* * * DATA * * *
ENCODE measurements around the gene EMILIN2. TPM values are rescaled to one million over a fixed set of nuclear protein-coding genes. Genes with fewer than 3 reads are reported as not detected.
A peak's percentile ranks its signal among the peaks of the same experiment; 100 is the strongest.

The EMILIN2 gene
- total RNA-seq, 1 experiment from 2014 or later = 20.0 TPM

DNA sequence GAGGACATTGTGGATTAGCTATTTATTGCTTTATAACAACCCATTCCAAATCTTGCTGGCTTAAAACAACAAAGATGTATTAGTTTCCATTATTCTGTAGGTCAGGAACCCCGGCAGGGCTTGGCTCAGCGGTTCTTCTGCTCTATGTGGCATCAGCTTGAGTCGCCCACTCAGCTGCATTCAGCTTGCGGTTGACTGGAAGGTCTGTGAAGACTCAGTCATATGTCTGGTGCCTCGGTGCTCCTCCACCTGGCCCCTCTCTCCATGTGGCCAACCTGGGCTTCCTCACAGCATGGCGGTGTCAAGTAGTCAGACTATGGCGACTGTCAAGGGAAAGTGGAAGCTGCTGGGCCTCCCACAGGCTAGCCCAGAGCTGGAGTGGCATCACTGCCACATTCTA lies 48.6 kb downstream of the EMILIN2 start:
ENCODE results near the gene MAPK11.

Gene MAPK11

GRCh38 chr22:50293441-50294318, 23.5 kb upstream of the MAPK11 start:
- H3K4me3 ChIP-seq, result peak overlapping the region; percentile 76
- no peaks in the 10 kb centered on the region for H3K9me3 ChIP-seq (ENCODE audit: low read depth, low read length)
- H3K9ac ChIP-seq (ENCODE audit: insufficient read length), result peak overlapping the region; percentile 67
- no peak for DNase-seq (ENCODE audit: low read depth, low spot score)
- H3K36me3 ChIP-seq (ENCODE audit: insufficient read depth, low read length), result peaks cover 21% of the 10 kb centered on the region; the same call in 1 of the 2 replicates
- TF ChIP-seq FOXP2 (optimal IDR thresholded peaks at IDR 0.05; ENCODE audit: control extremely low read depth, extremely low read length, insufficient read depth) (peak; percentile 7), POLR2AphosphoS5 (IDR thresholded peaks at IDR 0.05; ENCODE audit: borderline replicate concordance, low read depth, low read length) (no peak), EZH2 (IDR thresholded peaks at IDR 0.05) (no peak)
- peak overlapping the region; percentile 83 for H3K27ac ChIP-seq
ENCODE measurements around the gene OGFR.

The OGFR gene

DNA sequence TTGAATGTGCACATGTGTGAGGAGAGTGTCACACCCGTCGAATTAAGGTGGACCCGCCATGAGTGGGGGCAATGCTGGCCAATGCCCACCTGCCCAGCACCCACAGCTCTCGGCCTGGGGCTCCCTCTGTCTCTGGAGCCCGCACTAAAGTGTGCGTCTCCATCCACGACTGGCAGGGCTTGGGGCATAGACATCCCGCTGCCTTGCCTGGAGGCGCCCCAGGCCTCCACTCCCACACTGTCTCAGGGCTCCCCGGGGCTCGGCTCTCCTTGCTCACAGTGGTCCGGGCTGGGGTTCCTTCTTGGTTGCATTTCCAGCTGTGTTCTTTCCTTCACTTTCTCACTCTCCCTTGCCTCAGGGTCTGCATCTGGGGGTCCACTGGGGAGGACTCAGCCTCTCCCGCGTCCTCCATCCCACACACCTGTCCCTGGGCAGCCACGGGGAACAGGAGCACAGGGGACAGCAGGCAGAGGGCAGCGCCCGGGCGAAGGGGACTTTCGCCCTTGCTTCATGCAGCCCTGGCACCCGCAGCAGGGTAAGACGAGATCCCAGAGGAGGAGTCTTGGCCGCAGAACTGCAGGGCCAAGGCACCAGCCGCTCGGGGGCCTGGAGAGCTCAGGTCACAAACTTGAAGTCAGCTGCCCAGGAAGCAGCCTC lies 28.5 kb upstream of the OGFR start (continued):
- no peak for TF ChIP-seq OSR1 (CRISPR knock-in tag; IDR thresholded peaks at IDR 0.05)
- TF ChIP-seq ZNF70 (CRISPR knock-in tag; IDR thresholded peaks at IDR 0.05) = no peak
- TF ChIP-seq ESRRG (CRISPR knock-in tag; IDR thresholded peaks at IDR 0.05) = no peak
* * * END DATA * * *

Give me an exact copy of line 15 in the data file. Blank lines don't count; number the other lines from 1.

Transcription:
- peak overlapping the region; percentile 83 for H3K27ac ChIP-seq